• Delwar, It’s so great that you’ve figured out a way to deal with the stress of closing contracts. I think incorporation is best for people like you who feel confident that there are lots of contracts available for the works they do.

      But how do you know when you are ready to take the risk of getting incorporated and running your career like a small business? Maybe it’s when you start getting calls from recruiters. Or maybe it’s when you have companies waiting for you to finish your current contract so you can come work for them.

      It’s awesome that you are at the point that you have more work than your can handle. You say “slow and steady wins the race.” Sounds like you built your career through steady hard work.

      Do you have any other tips that have helped you build your reputation with employers so you always have enough work?

  2. Great post. Really applies to all sorts of entrepreneurs, not only IT contractors. I’ve seen many people simply figure they need to incorporate without really thinking it through. I’m curious about what the rules are for foreigners who want to do business in Canada. I had an acquaintance who assumed incorporation was mandatory in that case, but I’m fairly sure you can just register the business in the province(s) you’re planning to operate in if the company is small enough and there aren’t liability concerns.

    • Thanks Brian!

      I do not specialize in helping foreign companies set up in Canada so I cannot offer you specific advice in that area. I do want to stress that foreigners who want to do business in Canada need to discuss their individual tax situation with an accountant specialized in foreign taxes.

  3. If I start as my IT consultancy business as a Sole Proprietorship under my own name and later I decide in the middle of a contract to incorporate, what happens to the current contracts I may have? Do they get immediately “transferred” to the corporation? Or do I have to terminate all my current contracts and pursue new contracts with all my current customers?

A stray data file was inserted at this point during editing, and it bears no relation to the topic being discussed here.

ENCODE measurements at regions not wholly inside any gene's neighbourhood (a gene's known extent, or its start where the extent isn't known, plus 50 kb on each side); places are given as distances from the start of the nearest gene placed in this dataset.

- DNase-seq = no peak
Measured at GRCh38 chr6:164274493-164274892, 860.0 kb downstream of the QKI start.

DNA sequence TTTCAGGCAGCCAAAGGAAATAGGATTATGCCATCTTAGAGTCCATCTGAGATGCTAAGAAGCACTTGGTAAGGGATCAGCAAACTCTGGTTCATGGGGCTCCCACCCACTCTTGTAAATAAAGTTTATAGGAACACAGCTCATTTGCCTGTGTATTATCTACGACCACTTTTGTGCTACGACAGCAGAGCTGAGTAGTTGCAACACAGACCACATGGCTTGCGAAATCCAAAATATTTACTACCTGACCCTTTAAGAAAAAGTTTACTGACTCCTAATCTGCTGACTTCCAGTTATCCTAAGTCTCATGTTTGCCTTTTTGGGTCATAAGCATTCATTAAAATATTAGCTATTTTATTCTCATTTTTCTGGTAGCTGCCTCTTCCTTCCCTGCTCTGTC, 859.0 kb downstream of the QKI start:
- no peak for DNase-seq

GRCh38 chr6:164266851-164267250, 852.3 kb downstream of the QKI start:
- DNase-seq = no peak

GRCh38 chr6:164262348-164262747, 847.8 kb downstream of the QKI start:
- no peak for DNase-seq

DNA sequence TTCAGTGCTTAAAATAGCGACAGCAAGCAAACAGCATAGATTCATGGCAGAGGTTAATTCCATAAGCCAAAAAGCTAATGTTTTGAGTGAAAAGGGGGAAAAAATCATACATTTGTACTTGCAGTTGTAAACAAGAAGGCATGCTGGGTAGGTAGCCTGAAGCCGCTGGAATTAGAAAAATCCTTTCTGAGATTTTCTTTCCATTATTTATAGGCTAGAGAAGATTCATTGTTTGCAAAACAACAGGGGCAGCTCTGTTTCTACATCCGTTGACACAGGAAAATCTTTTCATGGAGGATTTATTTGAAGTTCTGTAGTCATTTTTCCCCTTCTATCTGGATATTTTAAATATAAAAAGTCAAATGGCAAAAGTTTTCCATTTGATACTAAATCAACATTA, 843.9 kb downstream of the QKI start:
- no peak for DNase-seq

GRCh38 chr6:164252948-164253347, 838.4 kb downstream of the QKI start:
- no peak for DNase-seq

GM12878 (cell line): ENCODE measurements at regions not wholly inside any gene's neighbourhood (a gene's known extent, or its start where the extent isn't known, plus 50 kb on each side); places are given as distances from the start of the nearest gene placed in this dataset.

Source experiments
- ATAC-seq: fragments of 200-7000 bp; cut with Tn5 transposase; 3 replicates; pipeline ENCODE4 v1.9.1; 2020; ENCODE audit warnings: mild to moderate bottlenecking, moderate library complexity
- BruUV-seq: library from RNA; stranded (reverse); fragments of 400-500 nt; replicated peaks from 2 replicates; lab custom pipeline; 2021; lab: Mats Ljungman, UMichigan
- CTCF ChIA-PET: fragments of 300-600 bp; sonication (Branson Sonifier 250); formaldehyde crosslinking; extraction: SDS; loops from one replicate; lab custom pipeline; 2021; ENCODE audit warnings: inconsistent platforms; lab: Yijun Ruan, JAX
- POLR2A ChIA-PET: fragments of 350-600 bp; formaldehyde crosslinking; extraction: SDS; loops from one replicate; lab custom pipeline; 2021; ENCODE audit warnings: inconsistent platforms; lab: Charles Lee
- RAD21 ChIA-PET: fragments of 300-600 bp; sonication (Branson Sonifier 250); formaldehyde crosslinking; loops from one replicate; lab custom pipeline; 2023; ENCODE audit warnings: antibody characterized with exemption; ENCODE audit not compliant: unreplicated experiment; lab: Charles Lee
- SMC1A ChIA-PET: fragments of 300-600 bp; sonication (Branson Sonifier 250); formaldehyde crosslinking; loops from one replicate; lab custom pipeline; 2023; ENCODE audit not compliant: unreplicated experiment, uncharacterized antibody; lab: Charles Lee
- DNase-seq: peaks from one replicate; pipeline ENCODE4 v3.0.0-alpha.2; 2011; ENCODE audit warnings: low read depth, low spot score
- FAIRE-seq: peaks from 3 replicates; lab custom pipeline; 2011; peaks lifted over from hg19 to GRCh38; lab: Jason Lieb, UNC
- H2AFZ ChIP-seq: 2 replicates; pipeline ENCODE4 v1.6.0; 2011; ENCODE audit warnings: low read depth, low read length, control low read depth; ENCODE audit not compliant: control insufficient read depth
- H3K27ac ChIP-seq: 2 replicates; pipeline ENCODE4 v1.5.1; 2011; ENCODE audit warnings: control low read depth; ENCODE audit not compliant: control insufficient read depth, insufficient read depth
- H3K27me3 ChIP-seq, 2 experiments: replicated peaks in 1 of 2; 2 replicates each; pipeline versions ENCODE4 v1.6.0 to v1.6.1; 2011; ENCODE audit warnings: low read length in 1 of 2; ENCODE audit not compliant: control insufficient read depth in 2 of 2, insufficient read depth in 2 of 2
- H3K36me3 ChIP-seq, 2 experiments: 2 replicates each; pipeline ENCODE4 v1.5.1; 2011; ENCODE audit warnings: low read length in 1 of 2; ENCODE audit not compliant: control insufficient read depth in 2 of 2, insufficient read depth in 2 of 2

• Hi Ian,
      I consulted with Joanne Hyatt (our accountant) and she says this is really a “contract” question, more than an accounting question.

      The answer to your question all depends on who your contract is with and what their policies are with regards to sole proprietors and incorporated contractors.

      Switching from Sole P to Incorporated is fine from an accounting perspective, but the accounting is different. When you switch, your original contract may become null, and you will need to ensure that the contract will still be enforceable under the new incorporated name. A corporation is a stand alone entity, and should have a new contract drawn up. Also, deposits/payments will need to be re-directed to the incorporated name, and not the sole proprietor name.

      The bottom line is that it all depends on the policies of the company that you have the contract with. You need to consult with their HR to find out if you can change your contract in the middle of the engagement. I don’t know your personal situation, but it might be best to wait until the contract renews, and switch then.


  4. Hello,

    I am planning to open sole proprietorship for website development .Currently I am working full time.
    Now my question is will I be paying more taxes from my salary if I open sole proprietorship?


  5. Hello Joy,

    Thanks for your question.

    Every situation is different so unfortunately there is no guarantee that you will pay less taxes if you open a sole proprietorship compared to the taxes you will pay in a full-time permanent position. It all depends on your personal situation, the write-offs and deductions you take and whether you pay your tax installments on time. In order to answer this question, you need to talk to an accountant.


  6. Hi there, You have done a great job. I’ll definitely digg it and personally recommend to my friends. I’m
    confident they will be benefited from this web site.

  7. I’ve been under contract “full-time” for the last few years, each time renewing my 1-year contract at the end of the year. I am now looking for a new job and a recruiter has offered me contract work with two different pay rates – incorporated and not incorporated. I had to look up what those terms meant and now I kind of understand. My first question is – should I incorporate myself to get a 15% (on average) pay raise along with all the additional benefits? Second question – what if I to incorporate and then suddenly decide find a full-time job with benefits?


    • Hi CH,

      Unfortunately we can’t advise you about the best thing to do in your particular situation. It’s best if you consult with an accountant because there are so many variables that come into play.

      But it’s great that your career is thriving and you have so many options.


  8. I’ve been under contract “full-time” for the last few years, each time renewing my 1-year contract at the end of the year. I am now looking for a new job and a recruiter has offered me contract work with two different pay rates – incorporated and not incorporated. I had to look up what those terms meant and now I kind of understand. My first question is – should I incorporate myself to get a 15% (on average) pay raise along with all the additional benefits? Second question – what if I to incorporate and then suddenly decide find a full-time job with benefits?